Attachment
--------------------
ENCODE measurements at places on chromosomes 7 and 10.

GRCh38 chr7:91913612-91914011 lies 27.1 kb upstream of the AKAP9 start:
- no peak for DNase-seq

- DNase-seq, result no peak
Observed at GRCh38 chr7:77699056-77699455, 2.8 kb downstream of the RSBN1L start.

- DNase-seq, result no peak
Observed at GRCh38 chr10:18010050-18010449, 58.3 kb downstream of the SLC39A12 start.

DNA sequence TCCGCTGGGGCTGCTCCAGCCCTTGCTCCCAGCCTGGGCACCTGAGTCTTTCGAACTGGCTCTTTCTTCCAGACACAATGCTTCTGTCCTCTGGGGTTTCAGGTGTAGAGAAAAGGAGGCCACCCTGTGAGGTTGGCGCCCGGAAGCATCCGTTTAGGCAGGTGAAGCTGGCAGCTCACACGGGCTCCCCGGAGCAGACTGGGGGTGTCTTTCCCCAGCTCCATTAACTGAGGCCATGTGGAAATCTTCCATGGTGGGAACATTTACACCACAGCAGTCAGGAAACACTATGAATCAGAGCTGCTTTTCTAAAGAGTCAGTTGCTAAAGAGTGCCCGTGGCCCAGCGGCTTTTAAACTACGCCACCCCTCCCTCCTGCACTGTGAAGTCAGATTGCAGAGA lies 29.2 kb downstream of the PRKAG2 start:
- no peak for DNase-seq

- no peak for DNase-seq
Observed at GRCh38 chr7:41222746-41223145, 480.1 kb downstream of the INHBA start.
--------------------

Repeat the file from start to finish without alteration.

ENCODE measurements at places on chromosomes 7 and 10.

GRCh38 chr7:91913612-91914011 lies 27.1 kb upstream of the AKAP9 start:
- no peak for DNase-seq

- DNase-seq, result no peak
Observed at GRCh38 chr7:77699056-77699455, 2.8 kb downstream of the RSBN1L start.

- DNase-seq, result no peak
Observed at GRCh38 chr10:18010050-18010449, 58.3 kb downstream of the SLC39A12 start.

DNA sequence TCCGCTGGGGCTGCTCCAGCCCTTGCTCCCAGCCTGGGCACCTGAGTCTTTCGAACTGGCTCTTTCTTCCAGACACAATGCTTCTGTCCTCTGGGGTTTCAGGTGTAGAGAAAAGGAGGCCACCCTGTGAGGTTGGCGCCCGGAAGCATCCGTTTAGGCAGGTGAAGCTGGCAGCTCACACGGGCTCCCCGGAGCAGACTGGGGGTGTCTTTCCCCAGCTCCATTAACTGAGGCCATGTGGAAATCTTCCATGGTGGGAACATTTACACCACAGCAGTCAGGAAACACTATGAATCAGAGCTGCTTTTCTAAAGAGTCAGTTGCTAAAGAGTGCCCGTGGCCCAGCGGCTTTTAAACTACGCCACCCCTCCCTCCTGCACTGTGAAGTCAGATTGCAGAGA lies 29.2 kb downstream of the PRKAG2 start:
- no peak for DNase-seq

- no peak for DNase-seq
Observed at GRCh38 chr7:41222746-41223145, 480.1 kb downstream of the INHBA start.